Bilbo goes on an adventure, before arriving back home. Using the information given about his journey, can you work out where Bilbo lives?

A 10x10x10 cube is made from 27 2x2 cubes with corridors between them. Find the shortest route from one corner to the opposite corner.

The whole set of tiles is used to make a square. This has a green and blue border. There are no green or blue tiles anywhere in the square except on this border. How many tiles are there in the set?

Some puzzles requiring no knowledge of knot theory, just a careful inspection of the patterns. A glimpse of the classification of knots and a little about prime knots, crossing numbers and. . . .

Start with a large square, join the midpoints of its sides, you'll see four right angled triangles. Remove these triangles, a second square is left. Repeat the operation. What happens?

These are pictures of the sea defences at New Brighton. Can you work out what a basic shape might be in both images of the sea wall and work out a way they might fit together?

The reader is invited to investigate changes (or permutations) in the ringing of church bells, illustrated by braid diagrams showing the order in which the bells are rung.

Imagine you are suspending a cube from one vertex and allowing it to hang freely. What shape does the surface of the water make around the cube?

A right-angled isosceles triangle is rotated about the centre point of a square. What can you say about the area of the part of the square covered by the triangle as it rotates?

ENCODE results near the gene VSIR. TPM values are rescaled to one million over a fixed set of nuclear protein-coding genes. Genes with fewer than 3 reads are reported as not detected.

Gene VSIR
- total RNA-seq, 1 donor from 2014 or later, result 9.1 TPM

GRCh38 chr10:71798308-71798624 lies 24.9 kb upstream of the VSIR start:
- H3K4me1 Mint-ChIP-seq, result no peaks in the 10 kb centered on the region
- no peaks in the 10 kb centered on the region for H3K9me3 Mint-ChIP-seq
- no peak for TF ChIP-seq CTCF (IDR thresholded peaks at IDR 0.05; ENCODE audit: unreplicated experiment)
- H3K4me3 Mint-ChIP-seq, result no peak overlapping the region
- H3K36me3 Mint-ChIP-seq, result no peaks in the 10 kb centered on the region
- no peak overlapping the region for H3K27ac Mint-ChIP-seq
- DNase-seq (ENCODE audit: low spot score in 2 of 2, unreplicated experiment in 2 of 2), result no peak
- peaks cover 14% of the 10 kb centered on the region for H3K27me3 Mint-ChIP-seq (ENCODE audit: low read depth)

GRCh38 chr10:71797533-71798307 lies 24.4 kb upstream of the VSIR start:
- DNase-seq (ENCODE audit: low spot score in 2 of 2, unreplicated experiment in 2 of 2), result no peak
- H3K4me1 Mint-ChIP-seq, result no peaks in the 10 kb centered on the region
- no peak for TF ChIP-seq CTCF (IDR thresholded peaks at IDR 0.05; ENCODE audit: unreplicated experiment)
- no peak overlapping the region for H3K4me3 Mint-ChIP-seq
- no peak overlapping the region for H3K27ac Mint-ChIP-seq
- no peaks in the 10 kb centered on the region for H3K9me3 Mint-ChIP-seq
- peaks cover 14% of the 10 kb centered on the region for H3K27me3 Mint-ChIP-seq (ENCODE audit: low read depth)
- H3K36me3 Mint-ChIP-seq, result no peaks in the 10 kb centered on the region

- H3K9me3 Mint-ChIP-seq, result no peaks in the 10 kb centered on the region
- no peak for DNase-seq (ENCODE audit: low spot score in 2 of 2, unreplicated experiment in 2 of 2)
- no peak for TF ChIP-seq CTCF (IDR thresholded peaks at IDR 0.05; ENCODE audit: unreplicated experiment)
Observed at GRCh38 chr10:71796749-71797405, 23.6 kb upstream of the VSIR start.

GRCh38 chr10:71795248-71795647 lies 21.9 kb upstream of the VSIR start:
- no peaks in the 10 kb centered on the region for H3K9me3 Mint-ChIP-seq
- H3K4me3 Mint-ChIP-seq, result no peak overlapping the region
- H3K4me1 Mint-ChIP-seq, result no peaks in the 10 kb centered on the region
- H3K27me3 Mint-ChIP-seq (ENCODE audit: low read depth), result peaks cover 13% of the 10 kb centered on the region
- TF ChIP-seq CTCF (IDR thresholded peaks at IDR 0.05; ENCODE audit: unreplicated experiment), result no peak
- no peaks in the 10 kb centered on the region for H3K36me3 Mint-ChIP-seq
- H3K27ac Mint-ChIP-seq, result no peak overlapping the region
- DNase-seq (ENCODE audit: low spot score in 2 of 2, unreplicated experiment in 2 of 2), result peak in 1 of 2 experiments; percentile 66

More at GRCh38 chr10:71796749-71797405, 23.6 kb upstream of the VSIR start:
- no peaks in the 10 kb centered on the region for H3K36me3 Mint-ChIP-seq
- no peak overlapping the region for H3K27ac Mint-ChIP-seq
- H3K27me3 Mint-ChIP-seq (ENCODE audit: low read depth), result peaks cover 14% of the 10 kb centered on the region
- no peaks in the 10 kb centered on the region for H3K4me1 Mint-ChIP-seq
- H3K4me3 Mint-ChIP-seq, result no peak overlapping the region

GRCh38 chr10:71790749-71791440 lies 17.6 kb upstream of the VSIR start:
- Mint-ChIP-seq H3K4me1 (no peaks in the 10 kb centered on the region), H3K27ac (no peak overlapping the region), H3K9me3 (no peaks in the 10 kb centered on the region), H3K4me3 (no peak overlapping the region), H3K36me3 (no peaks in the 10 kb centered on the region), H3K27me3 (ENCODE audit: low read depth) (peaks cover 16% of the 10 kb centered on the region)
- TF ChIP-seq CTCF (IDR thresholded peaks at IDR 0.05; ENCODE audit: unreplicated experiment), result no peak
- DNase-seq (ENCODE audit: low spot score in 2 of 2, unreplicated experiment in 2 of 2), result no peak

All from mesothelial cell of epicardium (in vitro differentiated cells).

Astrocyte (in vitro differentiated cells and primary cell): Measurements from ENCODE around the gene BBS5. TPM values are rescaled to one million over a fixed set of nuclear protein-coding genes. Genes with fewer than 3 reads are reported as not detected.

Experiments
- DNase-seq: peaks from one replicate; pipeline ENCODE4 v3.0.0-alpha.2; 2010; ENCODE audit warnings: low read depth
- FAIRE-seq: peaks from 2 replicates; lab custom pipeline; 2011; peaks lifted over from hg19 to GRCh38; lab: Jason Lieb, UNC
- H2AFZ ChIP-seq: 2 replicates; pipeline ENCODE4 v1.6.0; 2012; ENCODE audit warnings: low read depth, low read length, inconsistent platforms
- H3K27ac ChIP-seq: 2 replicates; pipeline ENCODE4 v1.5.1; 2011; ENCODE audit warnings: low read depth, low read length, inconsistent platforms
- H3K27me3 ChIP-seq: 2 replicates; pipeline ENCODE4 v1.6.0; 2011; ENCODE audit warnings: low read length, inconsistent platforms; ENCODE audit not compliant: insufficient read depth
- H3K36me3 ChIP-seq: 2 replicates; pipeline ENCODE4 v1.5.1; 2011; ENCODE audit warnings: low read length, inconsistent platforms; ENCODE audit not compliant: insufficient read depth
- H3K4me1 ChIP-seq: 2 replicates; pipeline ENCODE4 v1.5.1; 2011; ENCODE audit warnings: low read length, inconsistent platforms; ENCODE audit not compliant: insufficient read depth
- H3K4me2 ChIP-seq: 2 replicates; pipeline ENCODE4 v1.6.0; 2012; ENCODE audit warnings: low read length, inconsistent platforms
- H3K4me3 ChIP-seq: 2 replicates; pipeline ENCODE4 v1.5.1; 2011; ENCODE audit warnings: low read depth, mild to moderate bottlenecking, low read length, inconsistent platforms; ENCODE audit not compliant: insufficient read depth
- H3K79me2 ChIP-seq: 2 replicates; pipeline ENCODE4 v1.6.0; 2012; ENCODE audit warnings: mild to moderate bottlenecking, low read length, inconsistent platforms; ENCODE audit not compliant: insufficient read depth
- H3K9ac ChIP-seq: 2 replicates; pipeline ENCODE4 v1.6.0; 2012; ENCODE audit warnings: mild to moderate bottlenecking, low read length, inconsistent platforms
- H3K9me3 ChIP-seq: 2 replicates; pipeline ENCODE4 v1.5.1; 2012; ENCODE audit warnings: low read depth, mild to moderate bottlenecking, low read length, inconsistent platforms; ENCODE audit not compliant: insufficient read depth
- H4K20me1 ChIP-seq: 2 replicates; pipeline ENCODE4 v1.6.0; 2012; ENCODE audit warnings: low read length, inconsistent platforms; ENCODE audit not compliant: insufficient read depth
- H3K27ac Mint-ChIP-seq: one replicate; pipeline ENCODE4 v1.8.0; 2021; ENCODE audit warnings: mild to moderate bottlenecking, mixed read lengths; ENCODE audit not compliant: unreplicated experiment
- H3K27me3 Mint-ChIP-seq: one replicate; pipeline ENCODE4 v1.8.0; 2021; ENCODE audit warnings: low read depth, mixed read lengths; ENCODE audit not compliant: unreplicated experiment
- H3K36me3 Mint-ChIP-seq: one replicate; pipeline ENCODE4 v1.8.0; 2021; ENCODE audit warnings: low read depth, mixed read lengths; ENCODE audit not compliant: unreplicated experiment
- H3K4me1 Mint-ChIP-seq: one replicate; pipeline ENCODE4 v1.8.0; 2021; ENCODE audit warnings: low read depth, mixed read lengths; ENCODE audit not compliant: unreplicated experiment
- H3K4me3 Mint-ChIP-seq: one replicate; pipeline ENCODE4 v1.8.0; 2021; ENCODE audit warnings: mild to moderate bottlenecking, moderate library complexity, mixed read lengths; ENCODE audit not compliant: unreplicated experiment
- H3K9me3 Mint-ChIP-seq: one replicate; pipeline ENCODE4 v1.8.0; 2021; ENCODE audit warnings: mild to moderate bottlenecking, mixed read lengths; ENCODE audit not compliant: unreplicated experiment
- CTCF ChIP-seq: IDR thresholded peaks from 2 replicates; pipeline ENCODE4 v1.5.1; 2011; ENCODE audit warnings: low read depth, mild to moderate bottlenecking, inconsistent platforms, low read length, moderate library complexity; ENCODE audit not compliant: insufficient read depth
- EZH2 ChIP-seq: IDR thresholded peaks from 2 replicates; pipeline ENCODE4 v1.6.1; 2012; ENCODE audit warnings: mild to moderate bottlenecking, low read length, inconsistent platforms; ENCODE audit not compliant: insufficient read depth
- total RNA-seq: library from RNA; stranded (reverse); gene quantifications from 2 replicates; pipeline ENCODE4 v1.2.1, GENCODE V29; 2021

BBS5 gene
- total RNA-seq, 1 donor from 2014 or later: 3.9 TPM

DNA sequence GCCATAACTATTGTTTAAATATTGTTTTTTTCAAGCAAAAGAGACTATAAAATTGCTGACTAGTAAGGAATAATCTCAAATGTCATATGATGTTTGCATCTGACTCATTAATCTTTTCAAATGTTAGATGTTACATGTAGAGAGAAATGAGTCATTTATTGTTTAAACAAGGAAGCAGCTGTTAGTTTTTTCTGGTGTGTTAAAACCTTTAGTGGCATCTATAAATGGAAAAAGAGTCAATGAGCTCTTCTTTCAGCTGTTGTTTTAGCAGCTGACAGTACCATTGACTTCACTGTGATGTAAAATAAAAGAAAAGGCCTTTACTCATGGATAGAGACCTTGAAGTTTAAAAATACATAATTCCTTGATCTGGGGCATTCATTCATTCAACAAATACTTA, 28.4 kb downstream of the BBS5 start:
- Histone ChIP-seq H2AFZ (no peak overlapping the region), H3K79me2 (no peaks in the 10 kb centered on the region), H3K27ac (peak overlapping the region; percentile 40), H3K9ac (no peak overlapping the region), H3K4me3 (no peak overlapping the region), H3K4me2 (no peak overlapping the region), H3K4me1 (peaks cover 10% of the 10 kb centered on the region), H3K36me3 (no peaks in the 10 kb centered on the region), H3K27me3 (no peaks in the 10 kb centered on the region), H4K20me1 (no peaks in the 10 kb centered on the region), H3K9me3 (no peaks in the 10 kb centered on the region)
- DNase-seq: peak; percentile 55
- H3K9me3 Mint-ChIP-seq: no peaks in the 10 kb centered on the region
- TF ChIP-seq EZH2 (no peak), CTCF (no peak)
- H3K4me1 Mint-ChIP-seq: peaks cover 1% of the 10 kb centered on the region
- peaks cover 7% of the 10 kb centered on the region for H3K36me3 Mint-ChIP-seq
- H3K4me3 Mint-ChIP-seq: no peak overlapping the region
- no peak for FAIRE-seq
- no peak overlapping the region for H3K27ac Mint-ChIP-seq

A ribbon runs around a box so that it makes a complete loop with two parallel pieces of ribbon on the top. How long will the ribbon be?

Euler discussed whether or not it was possible to stroll around Koenigsberg crossing each of its seven bridges exactly once. Experiment with different numbers of islands and bridges.

This is an interactive net of a Rubik's cube. Twists of the 3D cube become mixes of the squares on the 2D net. Have a play and see how many scrambles you can undo!

Can you recreate these designs? What are the basic units? What movement is required between each unit? Some elegant use of procedures will help - variables not essential.

A game for 2 people. Take turns joining two dots, until your opponent is unable to move.

This is the first article in a series which aim to provide some insight into the way spatial thinking develops in children, and draw on a range of reported research. The focus of this article is the. . . .

I found these clocks in the Arts Centre at the University of Warwick intriguing - do they really need four clocks and what times would be ambiguous with only two or three of them?

What 3D shapes occur in nature. How efficiently can you pack these shapes together?

Some treasure has been hidden in a three-dimensional grid! Can you work out a strategy to find it as efficiently as possible?

A square of area 3 square units cannot be drawn on a 2D grid so that each of its vertices have integer coordinates, but can it be drawn on a 3D grid? Investigate squares that can be drawn.

Players take it in turns to choose a dot on the grid. The winner is the first to have four dots that can be joined to form a square.

Can you mark 4 points on a flat surface so that there are only two different distances between them?